We could go through endless rounds of feedback and new design iterations but I can’t see how it would provide a solution that keeps everyone happy. There are only so many ways that you can draw a bantam and with each successive version there will be the request to add more detail and undermine the original concept. Hence we are left with the existing crest that is far from universally popular and long overdue replacement. Many of those who voted to retain the current crest for instance were only doing so because they disliked the other options and it cannot necessarily be interpreted as positive endorsement. The fact remains that the majority of season ticketholders did not engage with the process, presumably on the basis that they were indifferent about the issue of a club crest.
All of this has been a frustrating exercise and in commercial terms for BCAFC, a big disappointment. The irony is that the club had engaged a designer to manage the project. The failing does not appear to have been a lack of consultation, it is that the professional designer has ultimately been overruled and his recommendations for a composite branding solution rejected. I would suggest that it has been a case study in the futility of ‘design by committee’. In the historic context it can be taken for granted that neither Stafford Heginbotham nor Geoffrey Richmond would have ended up in this situation.
During the process both Luke Flacks and Chris Payne have made sensible recommendations and for instance made valid arguments that contradicted the sort of design that I had originally wanted and felt quite strongly about. In the end I have given them the benefit of the doubt and respected their judgement because I don’t have their expertise and I don’t have their responsibilities. On the one hand the club can be commended for its commitment to inclusion but whether that has resulted in the optimal outcome is highly questionable. Either way this is not the recipe for a future change of crest or indeed commercial decision-making generally. The badge saga is a prime example of where a controversial decision has to be made and accepting that in the short term at least not everyone will be happy.
At the end of the day you don’t get a dog to then do its barking. To take the club forward I’d suggest that people at Valley Parade need to be given the space to get on with doing their job whether that be the team manager, CEO, a graphic designer or anyone else with responsibility to deliver. Difficult decisions need to be made in any organisation and the people making them have to be encouraged to do so – and respected for it.
Excellent synopsis of the whole issue. City are to be commended for having the guts to listen to supporters views and go with them but imho I think we’ve ended up with something not fit for future purpose.
I definitely preferred to keep our current badge.
Although I wouldn’t have been averse to incorporating an outer shield.
Especially if that minor tweak, could have provided our club with copyright control.
I heard that a consideration was the unreliability of the badge in the digital printing world.
The Boars Head – but with the missing tongue – found in Maningham would be a better than the perpetual underdog always battling against the odds.
A good interview on the City Vent podcast.
So basically, like the remainer attitude , you dont want to accept that 61% of people who actually fought their way through the blurb and past comments, made by you possibly? That the current badge, not logo! Is somehow ‘broken’??? What the hell does that even mean?? . People voted for the current badge because of history, it’s been around longer than several league clubs have been in the league, and no2 because the alternatives were laughably awful. By all means change the bantam on the badge, i dint think many would argue too much about that, but throwing away over 30 years of club history is not what supporters want , and the 61% that votedfor retaining our badge wiuld have been around 80% if the vote had been for all supporters.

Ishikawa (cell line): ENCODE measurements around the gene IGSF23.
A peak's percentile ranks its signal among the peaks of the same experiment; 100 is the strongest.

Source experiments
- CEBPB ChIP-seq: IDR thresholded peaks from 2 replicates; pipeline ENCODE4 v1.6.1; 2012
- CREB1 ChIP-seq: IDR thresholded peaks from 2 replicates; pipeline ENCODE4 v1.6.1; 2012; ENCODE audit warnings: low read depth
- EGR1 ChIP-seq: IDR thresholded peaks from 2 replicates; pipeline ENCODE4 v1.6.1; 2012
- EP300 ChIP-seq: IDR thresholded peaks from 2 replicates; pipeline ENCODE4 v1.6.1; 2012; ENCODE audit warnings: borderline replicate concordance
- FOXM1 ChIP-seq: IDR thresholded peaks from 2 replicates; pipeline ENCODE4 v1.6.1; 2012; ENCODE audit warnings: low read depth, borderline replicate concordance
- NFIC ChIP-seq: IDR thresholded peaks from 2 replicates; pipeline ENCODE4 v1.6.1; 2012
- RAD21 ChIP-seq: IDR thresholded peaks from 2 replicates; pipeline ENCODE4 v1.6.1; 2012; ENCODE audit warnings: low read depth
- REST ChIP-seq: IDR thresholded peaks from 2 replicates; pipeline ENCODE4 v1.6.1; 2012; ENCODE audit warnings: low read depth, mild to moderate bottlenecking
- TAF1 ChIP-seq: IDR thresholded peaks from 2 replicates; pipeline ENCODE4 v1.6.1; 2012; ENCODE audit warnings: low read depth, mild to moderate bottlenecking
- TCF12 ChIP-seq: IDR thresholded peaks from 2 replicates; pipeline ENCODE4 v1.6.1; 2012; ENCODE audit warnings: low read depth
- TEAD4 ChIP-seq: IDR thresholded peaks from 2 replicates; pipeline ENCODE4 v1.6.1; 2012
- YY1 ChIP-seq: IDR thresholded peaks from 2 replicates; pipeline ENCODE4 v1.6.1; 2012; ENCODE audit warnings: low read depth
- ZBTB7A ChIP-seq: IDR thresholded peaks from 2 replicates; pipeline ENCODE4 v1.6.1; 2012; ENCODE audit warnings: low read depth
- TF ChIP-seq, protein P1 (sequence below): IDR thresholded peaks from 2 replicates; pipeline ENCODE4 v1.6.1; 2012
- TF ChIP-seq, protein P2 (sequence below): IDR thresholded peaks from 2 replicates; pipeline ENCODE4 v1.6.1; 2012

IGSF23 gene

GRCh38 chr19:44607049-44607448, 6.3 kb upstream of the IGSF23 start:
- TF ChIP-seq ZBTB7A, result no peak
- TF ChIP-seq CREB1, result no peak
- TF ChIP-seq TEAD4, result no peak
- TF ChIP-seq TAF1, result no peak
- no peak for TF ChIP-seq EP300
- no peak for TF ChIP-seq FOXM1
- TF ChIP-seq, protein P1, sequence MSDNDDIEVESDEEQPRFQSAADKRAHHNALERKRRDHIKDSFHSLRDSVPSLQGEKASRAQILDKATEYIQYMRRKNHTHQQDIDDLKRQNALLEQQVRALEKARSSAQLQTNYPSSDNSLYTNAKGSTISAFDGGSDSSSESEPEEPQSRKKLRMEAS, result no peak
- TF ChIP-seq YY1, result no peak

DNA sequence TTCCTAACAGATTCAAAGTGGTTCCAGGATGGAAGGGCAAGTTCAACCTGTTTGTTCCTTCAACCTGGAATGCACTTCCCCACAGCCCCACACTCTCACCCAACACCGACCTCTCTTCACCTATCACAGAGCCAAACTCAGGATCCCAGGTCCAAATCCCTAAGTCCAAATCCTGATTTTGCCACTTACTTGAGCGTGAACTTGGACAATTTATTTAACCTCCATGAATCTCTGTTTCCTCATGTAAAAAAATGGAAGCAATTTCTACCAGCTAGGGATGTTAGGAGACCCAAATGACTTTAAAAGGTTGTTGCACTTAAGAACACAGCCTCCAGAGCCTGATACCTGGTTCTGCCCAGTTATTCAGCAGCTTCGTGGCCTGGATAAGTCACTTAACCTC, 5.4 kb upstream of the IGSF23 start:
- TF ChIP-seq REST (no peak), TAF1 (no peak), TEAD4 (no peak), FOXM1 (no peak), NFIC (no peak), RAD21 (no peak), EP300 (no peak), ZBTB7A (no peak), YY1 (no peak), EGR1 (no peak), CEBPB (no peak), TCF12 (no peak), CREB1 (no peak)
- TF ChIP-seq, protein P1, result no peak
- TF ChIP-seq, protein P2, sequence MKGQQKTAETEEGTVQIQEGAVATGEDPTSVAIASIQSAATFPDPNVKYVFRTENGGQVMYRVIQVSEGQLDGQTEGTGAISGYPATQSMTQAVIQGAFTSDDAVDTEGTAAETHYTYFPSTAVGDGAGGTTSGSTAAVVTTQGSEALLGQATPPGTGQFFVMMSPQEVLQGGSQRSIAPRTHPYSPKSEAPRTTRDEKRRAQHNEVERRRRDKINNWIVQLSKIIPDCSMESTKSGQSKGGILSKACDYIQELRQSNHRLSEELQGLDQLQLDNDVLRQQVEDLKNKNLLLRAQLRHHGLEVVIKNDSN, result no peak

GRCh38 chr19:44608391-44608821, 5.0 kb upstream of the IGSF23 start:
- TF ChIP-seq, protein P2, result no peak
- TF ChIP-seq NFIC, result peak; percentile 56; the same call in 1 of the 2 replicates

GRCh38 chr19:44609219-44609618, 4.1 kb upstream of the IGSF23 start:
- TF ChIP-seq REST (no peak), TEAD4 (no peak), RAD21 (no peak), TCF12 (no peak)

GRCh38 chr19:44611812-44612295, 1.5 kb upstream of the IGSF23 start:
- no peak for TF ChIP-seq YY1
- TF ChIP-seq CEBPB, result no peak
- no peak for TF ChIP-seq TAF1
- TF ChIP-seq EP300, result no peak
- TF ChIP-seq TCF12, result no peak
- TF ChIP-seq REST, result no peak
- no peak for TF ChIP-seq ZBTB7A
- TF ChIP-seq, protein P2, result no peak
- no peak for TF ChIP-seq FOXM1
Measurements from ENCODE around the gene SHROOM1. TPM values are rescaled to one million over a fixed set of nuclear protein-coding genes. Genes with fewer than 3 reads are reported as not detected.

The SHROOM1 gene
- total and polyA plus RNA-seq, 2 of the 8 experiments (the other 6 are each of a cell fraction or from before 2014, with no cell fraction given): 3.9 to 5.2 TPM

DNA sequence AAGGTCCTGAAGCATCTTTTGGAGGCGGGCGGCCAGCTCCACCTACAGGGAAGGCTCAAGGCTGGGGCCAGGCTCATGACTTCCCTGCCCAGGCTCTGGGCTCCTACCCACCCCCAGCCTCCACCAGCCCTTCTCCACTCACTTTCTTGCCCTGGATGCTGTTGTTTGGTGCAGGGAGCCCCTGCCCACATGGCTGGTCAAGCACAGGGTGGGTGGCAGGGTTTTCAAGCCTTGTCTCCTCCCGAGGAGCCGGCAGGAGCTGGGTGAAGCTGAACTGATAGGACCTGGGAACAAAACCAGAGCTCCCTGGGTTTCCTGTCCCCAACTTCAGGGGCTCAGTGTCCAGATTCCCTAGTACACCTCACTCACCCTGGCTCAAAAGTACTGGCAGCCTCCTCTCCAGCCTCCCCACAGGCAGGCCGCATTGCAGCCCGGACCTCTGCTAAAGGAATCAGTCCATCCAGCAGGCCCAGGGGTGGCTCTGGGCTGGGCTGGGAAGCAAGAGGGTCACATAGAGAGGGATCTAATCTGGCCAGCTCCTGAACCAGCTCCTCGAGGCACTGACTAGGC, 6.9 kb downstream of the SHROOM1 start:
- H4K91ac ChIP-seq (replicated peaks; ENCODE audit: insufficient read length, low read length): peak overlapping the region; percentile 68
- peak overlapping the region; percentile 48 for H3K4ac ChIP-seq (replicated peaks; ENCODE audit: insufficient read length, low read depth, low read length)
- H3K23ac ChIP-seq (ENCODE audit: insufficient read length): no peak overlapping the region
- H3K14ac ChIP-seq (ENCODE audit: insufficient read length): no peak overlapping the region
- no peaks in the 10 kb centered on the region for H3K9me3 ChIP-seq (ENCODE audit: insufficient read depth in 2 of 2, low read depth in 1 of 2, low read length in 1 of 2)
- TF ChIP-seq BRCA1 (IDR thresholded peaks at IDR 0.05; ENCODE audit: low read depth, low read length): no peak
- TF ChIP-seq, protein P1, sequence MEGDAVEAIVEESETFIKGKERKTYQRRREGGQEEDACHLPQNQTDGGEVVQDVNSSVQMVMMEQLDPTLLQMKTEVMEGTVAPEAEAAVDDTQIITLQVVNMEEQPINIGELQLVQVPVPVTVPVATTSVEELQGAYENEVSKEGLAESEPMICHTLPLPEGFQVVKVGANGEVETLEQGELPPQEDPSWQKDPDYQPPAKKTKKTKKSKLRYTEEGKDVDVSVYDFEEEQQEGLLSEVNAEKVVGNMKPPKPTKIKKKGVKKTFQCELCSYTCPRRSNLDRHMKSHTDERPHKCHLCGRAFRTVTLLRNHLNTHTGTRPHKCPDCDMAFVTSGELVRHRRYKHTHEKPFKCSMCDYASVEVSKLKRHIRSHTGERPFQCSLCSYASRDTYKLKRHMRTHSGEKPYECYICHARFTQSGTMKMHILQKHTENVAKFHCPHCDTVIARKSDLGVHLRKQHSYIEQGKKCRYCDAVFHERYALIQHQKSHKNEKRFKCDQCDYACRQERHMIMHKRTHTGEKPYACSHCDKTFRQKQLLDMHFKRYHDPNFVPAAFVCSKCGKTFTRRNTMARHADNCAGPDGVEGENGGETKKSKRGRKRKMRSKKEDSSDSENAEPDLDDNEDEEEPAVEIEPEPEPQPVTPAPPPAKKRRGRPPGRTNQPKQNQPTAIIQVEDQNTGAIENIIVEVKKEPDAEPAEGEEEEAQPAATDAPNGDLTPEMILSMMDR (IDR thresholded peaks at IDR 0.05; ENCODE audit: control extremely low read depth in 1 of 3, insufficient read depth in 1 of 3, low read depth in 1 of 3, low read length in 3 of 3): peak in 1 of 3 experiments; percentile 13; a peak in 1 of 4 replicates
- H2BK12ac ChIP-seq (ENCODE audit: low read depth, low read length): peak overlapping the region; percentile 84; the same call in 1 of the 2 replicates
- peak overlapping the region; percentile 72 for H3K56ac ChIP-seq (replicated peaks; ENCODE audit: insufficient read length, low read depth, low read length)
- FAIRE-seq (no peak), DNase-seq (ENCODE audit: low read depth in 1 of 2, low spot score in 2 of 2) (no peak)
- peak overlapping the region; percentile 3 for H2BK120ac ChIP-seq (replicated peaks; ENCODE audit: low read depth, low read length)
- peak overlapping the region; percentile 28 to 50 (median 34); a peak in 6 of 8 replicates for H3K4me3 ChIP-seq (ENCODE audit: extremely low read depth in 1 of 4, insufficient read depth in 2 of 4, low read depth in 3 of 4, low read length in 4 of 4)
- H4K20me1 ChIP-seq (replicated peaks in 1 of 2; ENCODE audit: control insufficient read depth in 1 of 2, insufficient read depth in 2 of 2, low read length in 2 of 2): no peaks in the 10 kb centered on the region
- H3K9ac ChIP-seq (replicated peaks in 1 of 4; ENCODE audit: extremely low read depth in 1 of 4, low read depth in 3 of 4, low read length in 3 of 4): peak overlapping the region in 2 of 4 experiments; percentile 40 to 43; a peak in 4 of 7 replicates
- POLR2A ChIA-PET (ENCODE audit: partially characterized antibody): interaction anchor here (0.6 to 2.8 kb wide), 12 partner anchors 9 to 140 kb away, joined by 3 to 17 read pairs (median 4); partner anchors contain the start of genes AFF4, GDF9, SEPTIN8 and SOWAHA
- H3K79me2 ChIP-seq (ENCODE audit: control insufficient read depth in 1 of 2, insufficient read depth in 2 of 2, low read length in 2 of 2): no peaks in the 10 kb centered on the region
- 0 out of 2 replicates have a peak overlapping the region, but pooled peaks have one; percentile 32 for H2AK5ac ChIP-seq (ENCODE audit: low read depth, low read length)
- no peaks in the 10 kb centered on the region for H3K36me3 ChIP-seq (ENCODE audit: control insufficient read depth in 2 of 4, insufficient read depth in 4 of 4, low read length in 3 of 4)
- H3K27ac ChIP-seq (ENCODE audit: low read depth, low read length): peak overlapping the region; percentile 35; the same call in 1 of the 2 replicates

In a referendum, how people vote is in response to the question that is asked of them. In the first survey only 43% of respondents wanted to retain the existing crest. In the second survey a clear majority expressed a preference for the current crest / badge / logo in relation to the two proposed alternatives.
With regards why the club embarked on a change process you need to ask those at Valley Parade as to why they consider the current crest to be broken. I don’t think that they helped themselves by not making this much clearer and by relying on a lengthy presentation to make their case. Clearly their reasons were not heard or understood.
The decision to stick with the current crest has been made and I’m not contesting it.
John, my understanding is that the first survey was in late 2021. It’s focus was about what features were important to fans for inclusion in the new crest. The 43% choice to retain the existing crest came from the second survey which was last month.
Phil, you are correct about the FA regulations to protect the heritage of football clubs but strictly speaking the rules were not introduced until the start of the current season. It is therefore inappropriate to infer that the club acted irresponsibly or in contravention of the rules when it initiated its consultation process last season. Besides, by virtue of the fact that the club has actively sought feedback from supporters in the last couple of months through the online surveys confirms that it has acted wholly in accordance with the spirit and the letter of those regulations. That the club has announced it is sticking with the current crest in accordance with the outcome of the last survey further demonstrates this point. I think the general consensus is that had the design of alternative options been more impactful and less ‘busy’, the outcome may well have been different.